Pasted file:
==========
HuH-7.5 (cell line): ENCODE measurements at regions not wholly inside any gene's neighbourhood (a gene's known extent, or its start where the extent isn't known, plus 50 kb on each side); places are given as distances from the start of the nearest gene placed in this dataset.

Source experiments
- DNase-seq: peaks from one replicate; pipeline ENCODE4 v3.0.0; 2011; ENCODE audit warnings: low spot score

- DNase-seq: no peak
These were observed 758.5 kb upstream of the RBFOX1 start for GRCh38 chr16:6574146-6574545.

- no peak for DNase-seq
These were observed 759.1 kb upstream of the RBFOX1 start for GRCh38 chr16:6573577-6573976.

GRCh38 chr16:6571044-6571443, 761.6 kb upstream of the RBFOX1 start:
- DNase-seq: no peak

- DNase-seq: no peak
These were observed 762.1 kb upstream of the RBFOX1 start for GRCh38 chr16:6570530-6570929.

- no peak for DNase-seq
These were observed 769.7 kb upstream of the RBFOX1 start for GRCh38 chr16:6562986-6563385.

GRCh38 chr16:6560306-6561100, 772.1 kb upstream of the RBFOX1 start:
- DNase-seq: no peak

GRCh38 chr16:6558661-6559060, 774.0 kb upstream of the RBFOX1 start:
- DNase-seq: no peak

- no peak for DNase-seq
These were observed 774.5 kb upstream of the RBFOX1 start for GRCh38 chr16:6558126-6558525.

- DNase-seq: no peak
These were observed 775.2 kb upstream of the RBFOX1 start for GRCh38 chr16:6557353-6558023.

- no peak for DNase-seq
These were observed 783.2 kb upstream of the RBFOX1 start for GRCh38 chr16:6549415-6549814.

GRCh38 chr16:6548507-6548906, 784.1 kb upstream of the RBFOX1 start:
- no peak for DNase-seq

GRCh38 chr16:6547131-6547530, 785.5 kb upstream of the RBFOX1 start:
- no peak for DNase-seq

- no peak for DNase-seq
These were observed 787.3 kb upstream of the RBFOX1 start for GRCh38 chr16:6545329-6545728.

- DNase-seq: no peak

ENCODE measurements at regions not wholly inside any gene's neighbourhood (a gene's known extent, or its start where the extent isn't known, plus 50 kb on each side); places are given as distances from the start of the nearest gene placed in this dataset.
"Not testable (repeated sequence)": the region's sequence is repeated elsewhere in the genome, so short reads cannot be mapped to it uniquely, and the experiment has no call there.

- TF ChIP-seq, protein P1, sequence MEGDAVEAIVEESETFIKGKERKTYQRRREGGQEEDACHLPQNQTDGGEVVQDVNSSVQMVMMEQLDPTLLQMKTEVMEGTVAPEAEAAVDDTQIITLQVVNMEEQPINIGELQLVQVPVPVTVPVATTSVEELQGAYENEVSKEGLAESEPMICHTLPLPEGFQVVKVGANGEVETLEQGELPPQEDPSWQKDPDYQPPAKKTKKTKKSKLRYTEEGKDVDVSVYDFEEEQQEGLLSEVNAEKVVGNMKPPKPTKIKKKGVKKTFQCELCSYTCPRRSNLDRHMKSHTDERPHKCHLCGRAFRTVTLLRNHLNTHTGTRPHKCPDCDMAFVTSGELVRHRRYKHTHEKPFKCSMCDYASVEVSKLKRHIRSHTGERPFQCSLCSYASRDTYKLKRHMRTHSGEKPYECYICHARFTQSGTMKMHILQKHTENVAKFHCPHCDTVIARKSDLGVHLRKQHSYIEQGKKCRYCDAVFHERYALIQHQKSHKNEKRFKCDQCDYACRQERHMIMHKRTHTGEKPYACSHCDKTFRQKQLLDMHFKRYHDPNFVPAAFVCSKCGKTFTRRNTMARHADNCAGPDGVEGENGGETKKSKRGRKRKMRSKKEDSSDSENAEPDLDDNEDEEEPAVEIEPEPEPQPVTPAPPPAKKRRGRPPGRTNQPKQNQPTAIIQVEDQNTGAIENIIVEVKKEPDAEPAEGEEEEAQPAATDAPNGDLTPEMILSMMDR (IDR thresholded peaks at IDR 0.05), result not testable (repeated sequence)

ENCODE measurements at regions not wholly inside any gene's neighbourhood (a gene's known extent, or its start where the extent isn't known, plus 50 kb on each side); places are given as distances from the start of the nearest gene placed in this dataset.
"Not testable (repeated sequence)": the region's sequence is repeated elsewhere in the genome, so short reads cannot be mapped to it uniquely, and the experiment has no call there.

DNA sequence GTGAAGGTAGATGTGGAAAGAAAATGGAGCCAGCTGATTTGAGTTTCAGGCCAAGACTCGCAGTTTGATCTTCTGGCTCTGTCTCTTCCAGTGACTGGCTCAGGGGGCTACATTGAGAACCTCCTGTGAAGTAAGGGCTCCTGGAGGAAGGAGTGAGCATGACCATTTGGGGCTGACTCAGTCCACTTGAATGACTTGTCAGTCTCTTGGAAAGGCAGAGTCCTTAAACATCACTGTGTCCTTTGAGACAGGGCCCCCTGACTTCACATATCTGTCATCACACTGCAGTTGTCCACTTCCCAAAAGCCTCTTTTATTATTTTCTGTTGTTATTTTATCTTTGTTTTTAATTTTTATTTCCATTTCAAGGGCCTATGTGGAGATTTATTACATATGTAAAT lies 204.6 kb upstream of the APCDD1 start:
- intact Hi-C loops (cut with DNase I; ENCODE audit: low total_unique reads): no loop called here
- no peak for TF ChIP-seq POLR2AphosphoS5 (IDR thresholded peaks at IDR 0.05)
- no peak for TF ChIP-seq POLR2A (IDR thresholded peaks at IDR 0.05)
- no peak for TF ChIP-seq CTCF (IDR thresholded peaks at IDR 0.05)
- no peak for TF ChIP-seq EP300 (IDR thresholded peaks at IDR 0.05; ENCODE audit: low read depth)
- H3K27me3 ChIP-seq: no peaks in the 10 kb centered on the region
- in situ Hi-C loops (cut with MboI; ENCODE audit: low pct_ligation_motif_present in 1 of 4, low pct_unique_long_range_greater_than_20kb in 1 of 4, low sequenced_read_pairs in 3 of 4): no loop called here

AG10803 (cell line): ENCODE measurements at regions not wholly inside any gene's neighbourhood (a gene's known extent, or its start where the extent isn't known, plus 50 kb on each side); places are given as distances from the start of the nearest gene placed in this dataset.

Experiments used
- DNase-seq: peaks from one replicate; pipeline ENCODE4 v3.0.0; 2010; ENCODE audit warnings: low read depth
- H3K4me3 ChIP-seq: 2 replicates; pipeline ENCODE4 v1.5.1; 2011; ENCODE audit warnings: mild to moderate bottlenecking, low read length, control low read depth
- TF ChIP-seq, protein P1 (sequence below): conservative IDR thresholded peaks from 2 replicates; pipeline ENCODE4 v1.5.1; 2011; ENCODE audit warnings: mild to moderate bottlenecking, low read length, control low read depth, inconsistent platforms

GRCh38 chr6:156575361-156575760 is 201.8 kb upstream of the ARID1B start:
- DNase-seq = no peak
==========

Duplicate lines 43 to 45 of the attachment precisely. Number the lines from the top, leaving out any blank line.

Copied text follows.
- in situ Hi-C loops (cut with MboI; ENCODE audit: low pct_ligation_motif_present in 1 of 4, low pct_unique_long_range_greater_than_20kb in 1 of 4, low sequenced_read_pairs in 3 of 4): no loop called here

AG10803 (cell line): ENCODE measurements at regions not wholly inside any gene's neighbourhood (a gene's known extent, or its start where the extent isn't known, plus 50 kb on each side); places are given as distances from the start of the nearest gene placed in this dataset.

Experiments used